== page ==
Korea promises ‘championship culture’ for unlucky twins

Fort Myers, Fla. (AP) — Carlos Correa has declared October “his time.” It certainly hasn’t been Minnesota.

The Twins are hopeful that Korea can fix it, even if her stay in Minneapolis is short.

“I want to build a championship culture in this organization,” Correa said.

The former Houston Astros star tug on the Twins’ No. 4 jersey and was formally offered Wednesday, five days after agreeing to a $105.3 million, three-year contract that included opt-outs after the first and second seasons. Are included.

The Twins have lost 18 straight postseason games since their last October win in 2004 – their most recent loss was in the 2020 wild-card round when Correa hit a go-forward homer in target field to complete Houston’s sweep .

Correa is a World Series champion who finalized his playoff stardom by celebrating a go-forward homer against Boston by pointing his wrist, watching the home dugout, and confirming “It’s my time”. .

“He exudes confidence because this guy has done it before,” said Twins manager Rocco Baldelli.

This is part of why the smaller market went to Minnesota for such an unusual deal. Correa’s $35.1 million median salary is only higher than Mike Trout’s $36 million, which is roughly the same as the estimated opening day payrolls throughout Baltimore, Pittsburgh, and Cleveland.

The financial commitment from the Twins’ ownership comes to the fore in a game where so-called tanking fueled animosity from players a year after their last finish at AL Central, leading to a 99-day job halt.

“When I called (Twins president) Jim Pohlad as we got closer to this on Friday, immediate support,” said Derek Falvey, president of baseball operations. “I mean, there’s no other way to describe it.”

Correa will be baseball’s highest-paid infielder this season – and he’ll have a chance to explore more.

The 27-year-old agent switched from William Morris Endeavor to Scott Boras during the lockdown. Korea said on Wednesday that Boras pitched him on a short deal that could bring him back on the market soon. Together, they set sights on a ballpark where Korea could flourish.

He hit a bull’s eye on the target field. Korea is a career .413 hitter in Minnesota with 1.205 OPS in 15 games.

“When a player is so comfortable in a ballpark, we knew a joint was fit,” Boras said.

If he drops out after 2022, Korea will join a free agent market that could include Dodgers shortstop Tree Turner, Xander Bogarts from Boston and Tim Anderson from the White Sox. Korea is the smallest of all.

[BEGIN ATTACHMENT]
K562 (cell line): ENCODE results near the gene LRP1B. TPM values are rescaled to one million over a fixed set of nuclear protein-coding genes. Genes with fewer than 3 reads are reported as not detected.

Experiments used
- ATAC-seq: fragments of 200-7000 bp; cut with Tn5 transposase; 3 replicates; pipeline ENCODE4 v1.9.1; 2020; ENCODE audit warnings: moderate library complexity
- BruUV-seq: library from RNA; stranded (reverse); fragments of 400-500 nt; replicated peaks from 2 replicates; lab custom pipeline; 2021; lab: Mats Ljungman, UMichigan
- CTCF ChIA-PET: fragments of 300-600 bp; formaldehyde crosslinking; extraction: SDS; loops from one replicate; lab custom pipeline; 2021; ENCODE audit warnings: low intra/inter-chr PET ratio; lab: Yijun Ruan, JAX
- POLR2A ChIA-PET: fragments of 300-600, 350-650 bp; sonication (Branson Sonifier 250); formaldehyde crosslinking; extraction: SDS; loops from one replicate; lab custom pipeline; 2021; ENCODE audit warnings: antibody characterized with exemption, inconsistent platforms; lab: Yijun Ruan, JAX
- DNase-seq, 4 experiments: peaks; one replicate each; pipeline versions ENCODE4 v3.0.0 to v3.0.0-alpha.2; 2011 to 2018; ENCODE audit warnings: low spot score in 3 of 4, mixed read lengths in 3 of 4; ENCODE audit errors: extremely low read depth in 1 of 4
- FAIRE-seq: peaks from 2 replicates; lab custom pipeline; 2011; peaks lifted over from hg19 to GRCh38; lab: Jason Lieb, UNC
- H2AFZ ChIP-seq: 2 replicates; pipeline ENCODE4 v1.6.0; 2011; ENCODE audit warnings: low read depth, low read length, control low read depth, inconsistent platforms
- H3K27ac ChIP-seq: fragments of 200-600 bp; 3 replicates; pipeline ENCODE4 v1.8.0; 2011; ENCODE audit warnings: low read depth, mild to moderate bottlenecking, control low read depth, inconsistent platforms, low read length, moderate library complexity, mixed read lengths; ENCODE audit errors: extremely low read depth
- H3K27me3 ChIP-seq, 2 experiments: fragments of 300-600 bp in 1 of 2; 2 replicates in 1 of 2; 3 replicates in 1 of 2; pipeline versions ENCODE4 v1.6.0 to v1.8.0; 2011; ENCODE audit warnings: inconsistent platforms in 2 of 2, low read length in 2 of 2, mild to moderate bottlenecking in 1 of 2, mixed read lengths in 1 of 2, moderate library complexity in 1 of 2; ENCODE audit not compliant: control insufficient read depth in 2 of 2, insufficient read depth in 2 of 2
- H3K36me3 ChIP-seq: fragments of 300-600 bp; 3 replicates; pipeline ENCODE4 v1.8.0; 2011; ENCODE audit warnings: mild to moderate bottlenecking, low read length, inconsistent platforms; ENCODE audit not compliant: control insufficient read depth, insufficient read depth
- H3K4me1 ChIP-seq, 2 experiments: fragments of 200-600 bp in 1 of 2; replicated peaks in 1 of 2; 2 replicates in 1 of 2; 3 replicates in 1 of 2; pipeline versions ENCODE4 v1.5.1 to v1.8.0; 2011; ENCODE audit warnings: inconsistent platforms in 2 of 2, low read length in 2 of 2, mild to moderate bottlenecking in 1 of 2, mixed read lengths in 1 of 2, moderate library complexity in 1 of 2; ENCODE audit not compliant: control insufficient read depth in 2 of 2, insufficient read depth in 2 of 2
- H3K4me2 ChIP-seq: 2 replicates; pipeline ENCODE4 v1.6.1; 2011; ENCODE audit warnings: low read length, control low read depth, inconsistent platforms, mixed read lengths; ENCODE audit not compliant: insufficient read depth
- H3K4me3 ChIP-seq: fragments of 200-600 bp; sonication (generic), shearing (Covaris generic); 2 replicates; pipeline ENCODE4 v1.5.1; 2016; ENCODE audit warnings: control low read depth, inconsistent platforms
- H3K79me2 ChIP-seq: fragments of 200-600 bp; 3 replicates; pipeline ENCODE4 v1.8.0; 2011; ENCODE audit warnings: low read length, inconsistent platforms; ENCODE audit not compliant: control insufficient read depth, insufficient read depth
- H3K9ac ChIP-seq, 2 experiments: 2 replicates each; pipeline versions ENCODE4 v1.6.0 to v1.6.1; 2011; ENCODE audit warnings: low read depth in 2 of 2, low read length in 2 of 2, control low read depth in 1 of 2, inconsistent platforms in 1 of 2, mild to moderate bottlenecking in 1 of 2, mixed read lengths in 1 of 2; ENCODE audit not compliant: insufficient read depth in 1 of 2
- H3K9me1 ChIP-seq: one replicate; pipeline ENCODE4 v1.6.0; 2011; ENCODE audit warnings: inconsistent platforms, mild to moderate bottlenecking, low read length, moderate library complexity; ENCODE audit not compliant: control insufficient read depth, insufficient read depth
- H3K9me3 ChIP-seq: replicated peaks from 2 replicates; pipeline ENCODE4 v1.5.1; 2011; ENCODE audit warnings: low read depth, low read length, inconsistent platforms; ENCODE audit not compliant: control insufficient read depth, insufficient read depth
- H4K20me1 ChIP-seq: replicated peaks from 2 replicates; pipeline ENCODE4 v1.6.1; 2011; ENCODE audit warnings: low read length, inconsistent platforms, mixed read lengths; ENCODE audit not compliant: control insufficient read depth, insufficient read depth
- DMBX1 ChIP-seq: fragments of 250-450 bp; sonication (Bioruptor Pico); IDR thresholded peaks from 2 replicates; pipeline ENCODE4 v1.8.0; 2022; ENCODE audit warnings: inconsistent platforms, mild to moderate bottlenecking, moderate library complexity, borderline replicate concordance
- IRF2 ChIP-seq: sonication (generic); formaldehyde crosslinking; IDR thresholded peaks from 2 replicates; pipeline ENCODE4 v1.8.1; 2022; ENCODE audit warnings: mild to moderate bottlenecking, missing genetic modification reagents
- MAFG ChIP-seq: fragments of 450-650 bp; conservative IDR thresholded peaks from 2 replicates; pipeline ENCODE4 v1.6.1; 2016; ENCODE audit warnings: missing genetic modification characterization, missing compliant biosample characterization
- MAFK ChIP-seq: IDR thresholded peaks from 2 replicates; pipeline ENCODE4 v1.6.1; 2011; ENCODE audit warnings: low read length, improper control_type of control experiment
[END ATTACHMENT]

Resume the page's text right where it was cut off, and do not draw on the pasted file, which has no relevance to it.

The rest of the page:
First, though, he’s hoping to make an impact in Minnesota. Korea hit .279 last season with 26 homers, 92 RBIs and a .851 OPS. He is a two-time All-Star, 2015 AL Rookie of the Year and has .849 Ops in 79 career postseason games.

“His leadership, his character and his commitment to this community is what makes Carlos a special person,” Astros owner Jim Crane said in a statement. “He will always be one of the great Astros players.”

Correa joins a club with several holdovers from the AL Central title in 2019 and ’20, including Byron Buxton, Miguel Sano, Max Kepler and new double-play partner Jorge Polanco. Correa and Buxton went 1-2 in the 2012 draft and have known each other since high school.

“Carlos is now going to take it up with his experiences and add to that group,” Falvey said.

Baldelli is already seeing this happen. They have noticed that Correa has a precise way of speaking around the clubhouse, which Baldelli says has gone far beyond the “surface level”.

“They are inspiring their peers to think and react and do things differently and better,” Baldelli said. “That’s his goal every day when he shows up.”

“When we are practicing,” Correa explained, “we are searching for perfection. … This is a culture that we want to create here.”

Korea has also begun advising his potential replacement, top prospect Royce Lewis. Correa took Lewis’ No. 4 but paid him back with a Hublot watch. Lewis joined former twins Rod Carew and Latroy Hawkins to watch Korea’s press conference.

“I know I took his number by mistake,” Correa said. “Royce, sorry.”


Follow Jake Sener: https://twitter.com/Jake_Seiner


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